Mohamed Kawam Jabakji, MD, known as Dr. Kawam, an internist in Prospect Park, NJ is another of the 31 New Jersey doctors attacked in 2016 for treating pain. So far Dr. Kawam has had his medical license suspended.
The BOM action was for allegedly prescribing opioids to at least six patients without a physical examination, according to acting Attorney General John J. Hoffman. Now what is covered in a physical examination? Generally vitals, observations, and actual laying on of hands. But in the case of pain management, where the patient is forced by law to return to the doctor’s office monthly and there is basically no change in the patient’s status, it is the history and chief complaint that gives the doctor direction for treatment. Laying on of hands isn’t necessary. Usually, now, with CPR (computer patient record), there is enough that can be passed on from month to month to justify the evaluation and treatment. Usually the decision is based on the patient’s level of pain as reported on a VAS scale (1-10). Government charges for prescriptions without a physical exam are simply a means to an end–forfeiture of a doctor’s assets through criminal charges. This hasn’t happened yet to Dr. Kawam, but it has to three other doctors, so it probably will happen to him at some point. Right now he is being held in limbo–unable to practice medicine waiting for the axe to fall. And it will fall unless the people of this country learn that all of these attacks are basically for money and job security for government officials. To demonstrate that fact, under a Consent Order with the Board, Dr. Kawam cannot apply for the reinstatement of his medical license for at least three years. He must also pay the State $167,702, which includes a $110,000 civil penalty and a $57,702 reimbursement of the State’s investigative and legal costs. In addition, his New Jersey authority to prescribe controlled substances is permanently revoked. As a result, even if the Board restores his medical license in the future, he will still be barred from prescribing controlled drugs.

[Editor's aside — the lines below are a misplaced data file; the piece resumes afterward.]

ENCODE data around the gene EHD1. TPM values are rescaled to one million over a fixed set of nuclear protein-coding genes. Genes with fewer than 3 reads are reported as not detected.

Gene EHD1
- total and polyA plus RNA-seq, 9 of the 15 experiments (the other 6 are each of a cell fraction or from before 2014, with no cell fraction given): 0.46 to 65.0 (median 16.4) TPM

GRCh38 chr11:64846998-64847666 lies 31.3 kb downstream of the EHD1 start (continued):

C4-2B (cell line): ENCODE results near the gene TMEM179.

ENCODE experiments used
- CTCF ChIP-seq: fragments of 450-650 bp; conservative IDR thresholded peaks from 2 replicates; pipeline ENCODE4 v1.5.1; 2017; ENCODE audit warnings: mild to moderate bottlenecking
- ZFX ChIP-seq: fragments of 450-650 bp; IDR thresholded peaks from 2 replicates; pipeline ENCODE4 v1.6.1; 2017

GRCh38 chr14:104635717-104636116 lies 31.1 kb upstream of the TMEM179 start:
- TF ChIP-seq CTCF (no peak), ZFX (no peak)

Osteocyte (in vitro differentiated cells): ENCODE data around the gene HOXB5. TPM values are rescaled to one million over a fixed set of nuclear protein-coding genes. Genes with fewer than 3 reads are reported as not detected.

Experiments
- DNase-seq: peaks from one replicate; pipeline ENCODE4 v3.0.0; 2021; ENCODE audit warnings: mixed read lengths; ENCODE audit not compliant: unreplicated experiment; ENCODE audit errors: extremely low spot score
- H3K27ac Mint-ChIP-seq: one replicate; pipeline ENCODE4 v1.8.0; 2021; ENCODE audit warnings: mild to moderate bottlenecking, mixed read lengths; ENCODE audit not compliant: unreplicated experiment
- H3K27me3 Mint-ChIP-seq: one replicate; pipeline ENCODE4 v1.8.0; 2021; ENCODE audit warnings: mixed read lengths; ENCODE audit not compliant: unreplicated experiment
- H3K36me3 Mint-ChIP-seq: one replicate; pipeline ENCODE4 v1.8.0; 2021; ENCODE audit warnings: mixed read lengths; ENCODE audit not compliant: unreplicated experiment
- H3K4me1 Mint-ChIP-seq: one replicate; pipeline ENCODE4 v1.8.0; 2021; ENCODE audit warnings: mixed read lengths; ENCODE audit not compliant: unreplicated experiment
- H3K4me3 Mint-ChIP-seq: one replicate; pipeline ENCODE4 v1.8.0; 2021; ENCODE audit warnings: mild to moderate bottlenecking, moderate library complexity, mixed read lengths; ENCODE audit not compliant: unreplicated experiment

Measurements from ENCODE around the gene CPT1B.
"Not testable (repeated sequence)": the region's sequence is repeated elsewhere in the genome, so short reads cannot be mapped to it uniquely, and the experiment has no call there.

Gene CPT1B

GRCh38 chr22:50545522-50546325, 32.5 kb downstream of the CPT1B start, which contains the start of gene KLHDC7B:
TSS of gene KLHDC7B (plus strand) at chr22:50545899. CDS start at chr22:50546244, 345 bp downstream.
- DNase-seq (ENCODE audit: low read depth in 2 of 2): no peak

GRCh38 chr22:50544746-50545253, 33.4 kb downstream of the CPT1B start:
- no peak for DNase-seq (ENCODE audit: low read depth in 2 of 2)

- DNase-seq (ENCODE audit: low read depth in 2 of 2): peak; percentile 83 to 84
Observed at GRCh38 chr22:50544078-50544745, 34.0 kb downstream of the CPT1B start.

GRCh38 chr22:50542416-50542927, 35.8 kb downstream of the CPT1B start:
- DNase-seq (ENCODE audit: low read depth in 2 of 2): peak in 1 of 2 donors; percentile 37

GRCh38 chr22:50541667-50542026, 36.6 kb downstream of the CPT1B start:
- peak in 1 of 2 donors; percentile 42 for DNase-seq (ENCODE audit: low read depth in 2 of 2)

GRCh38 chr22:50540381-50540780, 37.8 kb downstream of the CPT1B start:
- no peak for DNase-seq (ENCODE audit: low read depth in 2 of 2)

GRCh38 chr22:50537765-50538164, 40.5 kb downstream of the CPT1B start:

The state of New Jersey acknowledges that doctors who treat pain are doing the best they can with the training they’ve had. They are only just creating the Pain Management Council, an advisory body that is working to develop best practice recommendations concerning pain management for New Jersey’s healthcare professionals. The goal is to create voluntary guidelines that will enable prescribers to provide effective pain management to patients, while also maintaining controls to prevent drug diversion and abuse. So how can they be disciplining a doctor for his practice when there are no guidelines? First, before disciplinary action such as loss of license should take place, a doctor should receive training in the area of question.
In order to pave the way for future government action, creating false government propaganda to contaminate the potential jury pool, Hoffman stated “We’re pleased the Board of Medical Examiners recognized the clear and imminent danger posed by Dr. Kawam and protected the public through this temporary license suspension. Indiscriminate prescribing of pain killers is often the first step on the road to heroin addiction, which is why taking immediate action is necessary.” Of course that is a lie, but it is believed by most people now due to government propaganda.
“By stripping Dr. Kawam of both his medical license and the ability to prescribe CDS, the Board of Medical Examiners and the Division are making sure that the public will be protected from the harm of his indiscriminate prescribing,” said Steve Lee, Acting Director of the New Jersey Division of Consumer Affairs.
No, sir. By attacking your pain management physicians like this, you are forcing your citizens to the streets to treat their pain, increasing drug abuse, addiction and death.